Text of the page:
56:     End If
 57:     WScript.Sleep 5000
 58:     retVal = objService.StartService()
 59:     If retVal = 0 Then
 60:         'WScript.Echo "Service started"
 61:     Else
 62:         WScript.Echo "Service start failed (" & retVal & ")"
 63:     End If
 64: Next
 65:
 66: WScript.Echo "Done!"

Below is a comparison of the changes in the registry before and after the changes:

Before

 1: PS C:Usersadministrator> w32tm /query /configuration
 2: [Configuration]
 3:
 4: EventLogFlags: 2 (Local)
 5: AnnounceFlags: 10 (Local)
 6: TimeJumpAuditOffset: 28800 (Local)
 7: MinPollInterval: 6 (Local)
 8: MaxPollInterval: 10 (Local)
 9: MaxNegPhaseCorrection: 172800 (Local)
 10: MaxPosPhaseCorrection: 172800 (Local)
 11: MaxAllowedPhaseOffset: 300 (Local)
 12:
 13: FrequencyCorrectRate: 4 (Local)
 14: PollAdjustFactor: 5 (Local)
 15: LargePhaseOffset: 50000000 (Local)
 16: SpikeWatchPeriod: 900 (Local)
 17: LocalClockDispersion: 10 (Local)
 18: HoldPeriod: 5 (Local)
 19: PhaseCorrectRate: 7 (Local)
 20: UpdateInterval: 100 (Local)
 21:
 22:
 23: [TimeProviders]
 24:
 25: NtpClient (Local)
 26: DllName: C:Windowssystem32w32time.dll (Local)
 27: Enabled: 1 (Local)
 28: InputProvider: 1 (Local)
 29: CrossSiteSyncFlags: 2 (Local)
 30: AllowNonstandardModeCombinations: 1 (Local)
 31: ResolvePeerBackoffMinutes: 15 (Local)
 32: ResolvePeerBackoffMaxTimes: 7 (Local)
 33: CompatibilityFlags: 2147483648 (Local)
 34: EventLogFlags: 1 (Local)
 35: LargeSampleSkew: 3 (Local)
 36: SpecialPollInterval: 3600 (Local)
 37:
 38:
 39:
 40:
 41: Type: NT5DS (Local)
 42:
 43: NtpServer (Local)
 44: DllName: C:Windowssystem32w32time.dll (Local)
 45: Enabled: 1 (Local)
 46: InputProvider: 0 (Local)
 47: AllowNonstandardModeCombinations: 1 (Local)
 48:
 49: VMICTimeProvider (Local)
 50: DllName: C:WindowsSystem32vmictimeprovider.dll (Local)
 51: Enabled: 1 (Local)
 52: InputProvider: 1 (Local)
 53:

After

 1: PS C:Usersadministrator> w32tm /query /configuration
 2: [Configuration]
 3:
 4: EventLogFlags: 2 (Local)
 5: AnnounceFlags: 5 (Local)
 6: TimeJumpAuditOffset: 28800 (Local)
 7: MinPollInterval: 6 (Local)
 8: MaxPollInterval: 10 (Local)
 9: MaxNegPhaseCorrection: 1800 (Local)
 10: MaxPosPhaseCorrection: 1800 (Local)
 11: MaxAllowedPhaseOffset: 300 (Local)
 12:
 13: FrequencyCorrectRate: 4 (Local)
 14: PollAdjustFactor: 5 (Local)
 15: LargePhaseOffset: 50000000 (Local)
 16: SpikeWatchPeriod: 900 (Local)
 17: LocalClockDispersion: 10 (Local)
 18: HoldPeriod: 5 (Local)
 19: PhaseCorrectRate: 7 (Local)
 20: UpdateInterval: 100 (Local)
 21:
 22:
 23: [TimeProviders]
 24:
 25: NtpClient (Local)
 26: DllName: C:Windowssystem32w32time.dll (Local)
 27: Enabled: 1 (Local)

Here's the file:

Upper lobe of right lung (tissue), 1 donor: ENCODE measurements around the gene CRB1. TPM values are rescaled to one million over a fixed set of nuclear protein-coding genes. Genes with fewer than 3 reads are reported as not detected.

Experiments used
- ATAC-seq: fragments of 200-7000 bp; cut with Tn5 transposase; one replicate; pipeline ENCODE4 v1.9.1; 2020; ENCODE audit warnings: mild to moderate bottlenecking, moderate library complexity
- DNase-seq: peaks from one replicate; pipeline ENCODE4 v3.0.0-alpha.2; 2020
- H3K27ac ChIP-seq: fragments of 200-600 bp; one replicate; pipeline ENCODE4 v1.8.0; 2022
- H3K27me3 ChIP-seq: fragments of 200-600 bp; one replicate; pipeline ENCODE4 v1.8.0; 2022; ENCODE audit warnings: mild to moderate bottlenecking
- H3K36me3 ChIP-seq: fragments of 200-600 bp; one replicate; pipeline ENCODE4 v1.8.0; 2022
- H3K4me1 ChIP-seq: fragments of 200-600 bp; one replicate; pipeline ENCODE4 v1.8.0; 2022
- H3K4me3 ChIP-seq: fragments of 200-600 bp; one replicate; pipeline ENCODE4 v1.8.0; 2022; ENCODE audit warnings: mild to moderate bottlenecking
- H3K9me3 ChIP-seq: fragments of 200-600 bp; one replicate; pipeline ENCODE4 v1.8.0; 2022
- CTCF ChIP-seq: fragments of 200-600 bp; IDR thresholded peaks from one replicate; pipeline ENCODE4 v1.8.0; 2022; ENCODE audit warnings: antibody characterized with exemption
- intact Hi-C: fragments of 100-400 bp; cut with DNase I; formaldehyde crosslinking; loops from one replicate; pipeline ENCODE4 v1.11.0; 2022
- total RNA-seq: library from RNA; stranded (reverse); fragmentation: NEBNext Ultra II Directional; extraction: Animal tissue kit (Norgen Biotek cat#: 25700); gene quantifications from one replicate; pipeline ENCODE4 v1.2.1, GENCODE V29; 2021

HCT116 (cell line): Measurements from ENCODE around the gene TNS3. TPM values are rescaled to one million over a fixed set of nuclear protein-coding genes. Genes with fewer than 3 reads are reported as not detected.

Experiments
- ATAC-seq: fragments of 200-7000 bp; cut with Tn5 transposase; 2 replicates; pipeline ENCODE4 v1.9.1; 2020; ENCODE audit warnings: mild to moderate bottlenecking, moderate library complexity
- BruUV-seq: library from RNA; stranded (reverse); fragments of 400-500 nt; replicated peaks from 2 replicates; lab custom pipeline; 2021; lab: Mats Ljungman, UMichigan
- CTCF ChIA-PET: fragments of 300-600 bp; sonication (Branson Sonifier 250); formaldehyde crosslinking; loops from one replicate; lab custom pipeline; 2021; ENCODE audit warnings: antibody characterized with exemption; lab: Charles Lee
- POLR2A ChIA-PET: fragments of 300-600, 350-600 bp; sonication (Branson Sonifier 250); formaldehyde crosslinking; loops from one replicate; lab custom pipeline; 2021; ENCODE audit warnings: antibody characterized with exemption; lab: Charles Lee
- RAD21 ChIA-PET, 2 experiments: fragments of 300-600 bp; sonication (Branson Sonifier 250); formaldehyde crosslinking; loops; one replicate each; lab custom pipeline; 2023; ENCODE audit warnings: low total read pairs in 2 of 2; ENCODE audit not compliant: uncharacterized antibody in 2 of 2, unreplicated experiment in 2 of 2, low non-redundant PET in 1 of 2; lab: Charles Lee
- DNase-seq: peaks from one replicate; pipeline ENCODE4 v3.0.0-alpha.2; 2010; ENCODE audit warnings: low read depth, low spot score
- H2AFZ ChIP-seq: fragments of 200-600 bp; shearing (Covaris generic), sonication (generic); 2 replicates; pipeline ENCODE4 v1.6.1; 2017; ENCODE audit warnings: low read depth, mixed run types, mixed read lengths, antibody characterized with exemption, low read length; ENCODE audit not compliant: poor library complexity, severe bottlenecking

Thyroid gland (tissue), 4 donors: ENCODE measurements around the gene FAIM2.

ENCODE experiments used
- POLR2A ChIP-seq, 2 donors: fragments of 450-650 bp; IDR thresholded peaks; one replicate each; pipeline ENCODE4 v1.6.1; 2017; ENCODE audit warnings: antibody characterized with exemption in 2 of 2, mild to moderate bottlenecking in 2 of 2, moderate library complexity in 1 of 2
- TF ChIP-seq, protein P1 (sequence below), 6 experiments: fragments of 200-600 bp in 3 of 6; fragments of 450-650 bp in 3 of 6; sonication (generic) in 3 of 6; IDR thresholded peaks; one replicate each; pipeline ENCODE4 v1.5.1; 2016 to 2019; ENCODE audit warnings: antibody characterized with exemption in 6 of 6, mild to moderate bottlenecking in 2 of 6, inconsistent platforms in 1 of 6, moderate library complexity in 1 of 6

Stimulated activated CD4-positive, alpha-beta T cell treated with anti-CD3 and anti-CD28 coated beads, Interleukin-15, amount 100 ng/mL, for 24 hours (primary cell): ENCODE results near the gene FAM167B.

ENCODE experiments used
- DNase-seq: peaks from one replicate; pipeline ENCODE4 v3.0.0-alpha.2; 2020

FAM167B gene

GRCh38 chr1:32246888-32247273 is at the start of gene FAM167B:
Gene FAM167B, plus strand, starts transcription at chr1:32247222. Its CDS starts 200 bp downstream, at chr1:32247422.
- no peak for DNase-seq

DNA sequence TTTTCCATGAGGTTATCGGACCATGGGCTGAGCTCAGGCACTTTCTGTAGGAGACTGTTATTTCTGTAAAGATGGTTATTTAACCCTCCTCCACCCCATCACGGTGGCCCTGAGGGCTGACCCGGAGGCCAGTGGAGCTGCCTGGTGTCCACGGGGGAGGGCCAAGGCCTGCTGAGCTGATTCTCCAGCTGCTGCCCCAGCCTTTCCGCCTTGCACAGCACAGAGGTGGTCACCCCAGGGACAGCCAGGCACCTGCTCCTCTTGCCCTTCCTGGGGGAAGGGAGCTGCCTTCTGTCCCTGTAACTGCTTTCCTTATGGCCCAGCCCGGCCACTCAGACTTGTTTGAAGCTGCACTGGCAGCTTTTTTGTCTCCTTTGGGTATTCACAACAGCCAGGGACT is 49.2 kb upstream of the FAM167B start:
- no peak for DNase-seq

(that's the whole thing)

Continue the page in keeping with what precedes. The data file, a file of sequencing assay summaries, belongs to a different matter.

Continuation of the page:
28: InputProvider: 1 (Local)
 29:
 30: AllowNonstandardModeCombinations: 1 (Local)
 31: ResolvePeerBackoffMinutes: 15 (Local)
 32: ResolvePeerBackoffMaxTimes: 7 (Local)
 33: CompatibilityFlags: 2147483648 (Local)
 34: EventLogFlags: 1 (Local)
 35: LargeSampleSkew: 3 (Local)
 36: SpecialPollInterval: 900 (Local)
 37: Type: NTP (Local)
 38: NtpServer: time-a.nist.gov,0x1 time-b.nist.gov,0x1 time-a.timefreq.bldrdoc.gov,0x1 time-b.timefreq.bldrdoc.gov,0x1 time-
 39: c.timefreq.bldrdoc.gov,0x1 utcnist.colorado.edu,0x1 time.nist.gov,0x1 time-nw.nist.gov,0x1 nist1.dc.certifiedtime.com,0x
 40: 1 nist1.datum.com,0x1 nist1.nyc.certifiedtime.com,0x1 nist1.sjc.certifiedtime.com,0x1 (Local)
 41:
 42:
 43: NtpServer (Local)
 44: DllName: C:Windowssystem32w32time.dll (Local)
 45: Enabled: 1 (Local)
 46: InputProvider: 0 (Local)
 47: AllowNonstandardModeCombinations: 1 (Local)
 48:
 49: VMICTimeProvider (Local)
 50: DllName: C:WindowsSystem32vmictimeprovider.dll (Local)
 51: Enabled: 1 (Local)
 52: InputProvider: 1 (Local)

The most notable change is the Type value for the NTP client, which changes from NT5DS to NTP. The Type value is documented here.

Using w32tm.exe

The Windows Time Service can be configured using a complimentary utility called w32tm.exe. The following sets AnnounceFlags to 5, NTPServer to the server list and Type to NTP:

w32tm.exe /config /manualpeerlist:”time-a.nist.gov time-b.nist.gov time.nist.gov time-nw.nist.gov” /syncfromflags:manual /reliable:yes /update

Note that the settings for poll interval (SpecialPollInterval) and time correction (MaxPosPhaseCorrection/MaxNegPhaseCorrection) must be set in the registry.

Although the script uses the NIST time servers, I would recommend looking at the NTP Pool Project as well.

Also, to clear up a common misunderstanding, Windows does not need any third party software to synchronize its clock with an external time source, as long as the protocol used is NTP. This, of course, does not apply if you are using a special piece of hardware, such as a hardware clock, to keep correct time on your forest root PDC emulator DC. Furthermore, it is absolutely not necessary to include net time /sync or the like in logon scripts for clients to ensure they have the correct time, the Windows Time Service handles this.